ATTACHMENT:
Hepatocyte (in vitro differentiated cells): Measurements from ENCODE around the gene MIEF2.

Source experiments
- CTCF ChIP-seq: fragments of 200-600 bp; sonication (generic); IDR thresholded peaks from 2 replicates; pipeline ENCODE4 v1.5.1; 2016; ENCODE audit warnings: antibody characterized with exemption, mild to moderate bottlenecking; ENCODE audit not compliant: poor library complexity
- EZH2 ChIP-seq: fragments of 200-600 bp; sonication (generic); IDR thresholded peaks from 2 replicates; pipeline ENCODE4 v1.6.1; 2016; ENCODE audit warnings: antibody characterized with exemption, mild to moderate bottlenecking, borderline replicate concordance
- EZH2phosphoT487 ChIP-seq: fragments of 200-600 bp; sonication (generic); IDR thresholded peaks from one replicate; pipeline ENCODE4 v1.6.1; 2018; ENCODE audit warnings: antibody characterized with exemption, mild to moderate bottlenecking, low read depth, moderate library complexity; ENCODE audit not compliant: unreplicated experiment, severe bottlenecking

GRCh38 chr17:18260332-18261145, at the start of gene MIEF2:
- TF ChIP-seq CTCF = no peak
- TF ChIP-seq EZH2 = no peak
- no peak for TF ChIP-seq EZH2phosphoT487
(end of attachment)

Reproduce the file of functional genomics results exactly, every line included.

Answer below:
Hepatocyte (in vitro differentiated cells): Measurements from ENCODE around the gene MIEF2.

Source experiments
- CTCF ChIP-seq: fragments of 200-600 bp; sonication (generic); IDR thresholded peaks from 2 replicates; pipeline ENCODE4 v1.5.1; 2016; ENCODE audit warnings: antibody characterized with exemption, mild to moderate bottlenecking; ENCODE audit not compliant: poor library complexity
- EZH2 ChIP-seq: fragments of 200-600 bp; sonication (generic); IDR thresholded peaks from 2 replicates; pipeline ENCODE4 v1.6.1; 2016; ENCODE audit warnings: antibody characterized with exemption, mild to moderate bottlenecking, borderline replicate concordance
- EZH2phosphoT487 ChIP-seq: fragments of 200-600 bp; sonication (generic); IDR thresholded peaks from one replicate; pipeline ENCODE4 v1.6.1; 2018; ENCODE audit warnings: antibody characterized with exemption, mild to moderate bottlenecking, low read depth, moderate library complexity; ENCODE audit not compliant: unreplicated experiment, severe bottlenecking

GRCh38 chr17:18260332-18261145, at the start of gene MIEF2:
- TF ChIP-seq CTCF = no peak
- TF ChIP-seq EZH2 = no peak
- no peak for TF ChIP-seq EZH2phosphoT487